The fact that Husqvarna is developing a scrambler-style Svartpilen 701 based on the KTM 690 Duke comes as little surprise but this is the first time the motorcycle has actually been seen. Husky, which KTM boss Stefan Pierer bought from BMW back in 2013, has been on a new model offensive ever since, restyling and rebranding KTM machines to accelerate the process. But when it comes to road-going models its strategy is based around two key designs. These were revealed in late 2014 as the Vitpilen 401 and Svartpilen 401 concept bikes.
Both were based on the KTM 390 Duke, with the same single-cylinder, 373cc engine and trellis-style chassis. In styling terms, they straddle the past and future with retro hints combined with modern proportions. The Vitpilen ('White Arrow' in Swedish, taking inspiration from the 1950s Silverpilen 'Silver Arrow' Husqvarna street bike) was a café racer, while the Svartpilen—'Black Arrow'—was a scrambler. A year later, in 2015, Husky showed a larger Vitpilen 701, combining the same styling with the 73hp, 690cc engine and chassis from the 690 Duke. There was no scrambler Svartpilen 701, but it was always clear such a bike was on the cards. And here it is.
In appearance terms, its bodywork is the same as the Vitpilen 701 concept bike’s, with the distinctive stubby tail, oversized round headlight and sculpted fuel tank. For the Svartpilen version, there’s the predictable addition of wire wheels instead of alloys and wider, higher bars instead of clip-ons. In chassis terms, it’s pure 690 Duke, with the same frame and WP suspension. And that’s no bad thing. However, the riding position looks quite different, which should give the Husky a feel of its own.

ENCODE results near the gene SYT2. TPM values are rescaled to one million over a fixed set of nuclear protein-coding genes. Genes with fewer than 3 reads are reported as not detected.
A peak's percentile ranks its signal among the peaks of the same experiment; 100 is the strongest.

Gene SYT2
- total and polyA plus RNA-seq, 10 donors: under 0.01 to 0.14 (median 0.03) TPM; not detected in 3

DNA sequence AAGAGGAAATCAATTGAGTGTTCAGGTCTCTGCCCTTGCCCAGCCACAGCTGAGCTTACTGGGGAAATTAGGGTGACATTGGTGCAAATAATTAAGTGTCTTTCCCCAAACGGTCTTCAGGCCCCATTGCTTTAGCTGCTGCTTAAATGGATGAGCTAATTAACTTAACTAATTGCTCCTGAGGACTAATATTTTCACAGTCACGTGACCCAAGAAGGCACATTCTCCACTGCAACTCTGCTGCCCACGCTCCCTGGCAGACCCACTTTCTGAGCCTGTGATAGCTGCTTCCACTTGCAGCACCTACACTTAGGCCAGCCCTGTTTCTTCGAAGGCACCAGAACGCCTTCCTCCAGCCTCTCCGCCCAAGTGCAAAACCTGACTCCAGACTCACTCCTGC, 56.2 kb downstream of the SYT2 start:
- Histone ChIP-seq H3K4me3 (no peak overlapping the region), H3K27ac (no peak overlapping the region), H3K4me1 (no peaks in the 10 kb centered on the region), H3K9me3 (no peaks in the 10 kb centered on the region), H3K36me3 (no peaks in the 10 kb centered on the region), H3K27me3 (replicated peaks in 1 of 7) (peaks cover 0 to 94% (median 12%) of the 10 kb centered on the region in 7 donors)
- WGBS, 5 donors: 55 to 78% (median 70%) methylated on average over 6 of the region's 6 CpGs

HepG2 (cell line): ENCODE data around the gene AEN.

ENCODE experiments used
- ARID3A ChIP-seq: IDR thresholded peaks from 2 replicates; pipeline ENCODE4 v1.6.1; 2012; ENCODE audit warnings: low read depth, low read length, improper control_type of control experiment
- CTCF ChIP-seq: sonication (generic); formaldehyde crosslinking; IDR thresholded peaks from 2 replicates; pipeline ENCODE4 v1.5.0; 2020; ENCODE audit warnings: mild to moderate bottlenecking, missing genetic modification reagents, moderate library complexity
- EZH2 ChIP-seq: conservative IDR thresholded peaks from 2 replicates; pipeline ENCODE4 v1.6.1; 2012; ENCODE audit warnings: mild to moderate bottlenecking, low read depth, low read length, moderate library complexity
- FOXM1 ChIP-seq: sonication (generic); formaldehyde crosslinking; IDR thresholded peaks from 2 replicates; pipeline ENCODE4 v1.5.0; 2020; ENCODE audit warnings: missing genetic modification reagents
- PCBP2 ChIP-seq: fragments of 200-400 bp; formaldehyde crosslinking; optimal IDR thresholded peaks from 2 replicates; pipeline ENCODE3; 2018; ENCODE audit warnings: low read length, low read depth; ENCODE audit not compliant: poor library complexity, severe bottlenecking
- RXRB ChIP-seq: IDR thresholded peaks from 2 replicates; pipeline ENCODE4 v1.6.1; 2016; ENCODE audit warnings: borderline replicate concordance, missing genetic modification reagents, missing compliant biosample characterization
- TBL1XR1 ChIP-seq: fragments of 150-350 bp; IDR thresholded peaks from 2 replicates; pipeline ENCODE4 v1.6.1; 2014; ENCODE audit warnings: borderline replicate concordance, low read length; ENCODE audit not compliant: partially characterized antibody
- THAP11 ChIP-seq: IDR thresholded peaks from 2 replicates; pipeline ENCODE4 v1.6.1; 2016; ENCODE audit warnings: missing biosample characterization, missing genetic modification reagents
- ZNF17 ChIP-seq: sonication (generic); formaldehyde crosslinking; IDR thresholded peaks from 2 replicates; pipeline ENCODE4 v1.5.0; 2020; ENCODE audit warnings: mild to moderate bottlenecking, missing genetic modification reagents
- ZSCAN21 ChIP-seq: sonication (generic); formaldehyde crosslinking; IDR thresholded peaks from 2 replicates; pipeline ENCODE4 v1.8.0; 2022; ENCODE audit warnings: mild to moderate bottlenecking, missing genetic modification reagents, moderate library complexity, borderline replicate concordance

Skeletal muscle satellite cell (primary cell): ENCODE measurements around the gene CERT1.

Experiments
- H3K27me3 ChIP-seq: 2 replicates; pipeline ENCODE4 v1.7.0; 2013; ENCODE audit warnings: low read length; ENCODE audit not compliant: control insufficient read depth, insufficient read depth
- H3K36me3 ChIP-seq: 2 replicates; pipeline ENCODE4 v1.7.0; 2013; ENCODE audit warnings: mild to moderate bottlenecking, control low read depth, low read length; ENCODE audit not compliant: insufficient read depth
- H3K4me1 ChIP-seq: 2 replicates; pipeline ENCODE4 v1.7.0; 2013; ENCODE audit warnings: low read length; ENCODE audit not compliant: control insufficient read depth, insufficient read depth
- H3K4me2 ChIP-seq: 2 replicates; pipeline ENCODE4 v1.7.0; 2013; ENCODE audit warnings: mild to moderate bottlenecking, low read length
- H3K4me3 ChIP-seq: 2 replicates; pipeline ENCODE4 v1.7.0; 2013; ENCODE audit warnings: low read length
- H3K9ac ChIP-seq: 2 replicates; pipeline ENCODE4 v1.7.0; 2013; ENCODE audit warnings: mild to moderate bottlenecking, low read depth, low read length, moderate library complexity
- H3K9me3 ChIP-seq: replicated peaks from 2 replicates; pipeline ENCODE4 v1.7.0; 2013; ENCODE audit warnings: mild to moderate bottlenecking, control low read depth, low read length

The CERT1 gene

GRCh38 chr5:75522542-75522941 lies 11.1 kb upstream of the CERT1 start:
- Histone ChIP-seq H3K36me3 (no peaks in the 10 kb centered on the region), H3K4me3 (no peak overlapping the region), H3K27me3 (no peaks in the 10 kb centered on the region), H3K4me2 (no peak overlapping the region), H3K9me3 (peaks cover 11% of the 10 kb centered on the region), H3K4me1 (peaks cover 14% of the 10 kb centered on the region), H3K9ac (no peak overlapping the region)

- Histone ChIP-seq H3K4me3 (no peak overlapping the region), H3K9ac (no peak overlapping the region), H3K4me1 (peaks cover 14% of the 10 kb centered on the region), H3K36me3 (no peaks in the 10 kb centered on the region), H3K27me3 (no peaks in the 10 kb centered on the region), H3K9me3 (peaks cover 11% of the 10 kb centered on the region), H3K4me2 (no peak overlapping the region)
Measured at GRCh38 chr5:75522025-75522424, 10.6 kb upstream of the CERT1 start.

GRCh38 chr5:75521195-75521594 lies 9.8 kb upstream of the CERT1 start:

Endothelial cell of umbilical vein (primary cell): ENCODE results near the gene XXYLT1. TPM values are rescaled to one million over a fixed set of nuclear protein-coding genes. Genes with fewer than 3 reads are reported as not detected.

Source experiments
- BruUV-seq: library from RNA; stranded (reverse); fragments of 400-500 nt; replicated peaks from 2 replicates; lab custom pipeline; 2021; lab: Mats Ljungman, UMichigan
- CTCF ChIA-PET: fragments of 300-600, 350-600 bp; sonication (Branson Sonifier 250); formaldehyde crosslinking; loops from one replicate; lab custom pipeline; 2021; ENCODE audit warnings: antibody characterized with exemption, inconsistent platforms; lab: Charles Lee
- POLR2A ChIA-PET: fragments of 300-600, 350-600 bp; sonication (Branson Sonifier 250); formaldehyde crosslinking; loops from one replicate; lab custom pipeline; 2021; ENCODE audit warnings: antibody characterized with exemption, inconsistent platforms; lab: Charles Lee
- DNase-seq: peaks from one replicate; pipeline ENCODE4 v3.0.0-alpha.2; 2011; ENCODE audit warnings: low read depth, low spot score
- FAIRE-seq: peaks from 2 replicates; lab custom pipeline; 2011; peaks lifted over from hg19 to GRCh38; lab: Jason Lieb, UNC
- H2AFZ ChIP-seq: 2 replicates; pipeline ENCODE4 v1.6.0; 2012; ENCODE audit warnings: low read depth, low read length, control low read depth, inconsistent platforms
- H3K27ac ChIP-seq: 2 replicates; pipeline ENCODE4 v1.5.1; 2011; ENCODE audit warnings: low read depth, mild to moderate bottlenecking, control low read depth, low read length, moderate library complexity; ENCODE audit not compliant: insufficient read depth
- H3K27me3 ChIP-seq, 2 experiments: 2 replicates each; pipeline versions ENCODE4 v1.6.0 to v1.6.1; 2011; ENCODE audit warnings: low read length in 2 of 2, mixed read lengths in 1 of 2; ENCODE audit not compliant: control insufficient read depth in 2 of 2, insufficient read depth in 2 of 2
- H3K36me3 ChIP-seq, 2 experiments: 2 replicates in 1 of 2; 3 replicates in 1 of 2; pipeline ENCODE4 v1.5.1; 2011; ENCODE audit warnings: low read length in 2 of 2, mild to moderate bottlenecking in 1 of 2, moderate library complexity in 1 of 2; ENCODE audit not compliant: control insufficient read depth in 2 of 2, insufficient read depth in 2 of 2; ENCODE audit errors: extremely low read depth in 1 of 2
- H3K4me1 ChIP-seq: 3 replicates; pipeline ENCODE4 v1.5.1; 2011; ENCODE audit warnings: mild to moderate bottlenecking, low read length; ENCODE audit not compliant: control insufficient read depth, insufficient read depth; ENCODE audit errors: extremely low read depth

While road-oriented 'scramblers' like Ducati's Scrambler range are clearly the Svartpilen's primary target, Husqvarna and its KTM overlords aren't short of some off-road know-how. And it looks like they're handing the Svartpilen 701 some actual mud-plugging ability. The prototype's high-mounted license plate bracket is a notable departure, not only from the Vitpilen 701 that was seen testing alongside it (see separate story) but from the smaller Svartpilen 401 that was shown in production form late last year. Both those machines, and the Vitpilen 401, use tire-hugging license plate brackets bolted to the swingarm. Stylish, sure, but not great when the going gets mucky. The Svartpilen 701's design might be more conventional, but it's also more practical off-road.
The prototype spied here looks remarkably close to being production-ready, and since the mechanical bits are all proven KTM parts, it shouldn’t take too long to complete it. One notable missing element is the final headlight unit. While the case of the final, round unit is in place, the test bike has a mismatched KTM lamp bolted incongruously into it. The production version is to be round, with distinctive LED elements as daylight running lamps. In all, it would be a surprise if the production version isn’t revealed at one of the big international shows towards the end of this year, with production starting sometime in 2018 as either a 2018 or 2019 model-year bike.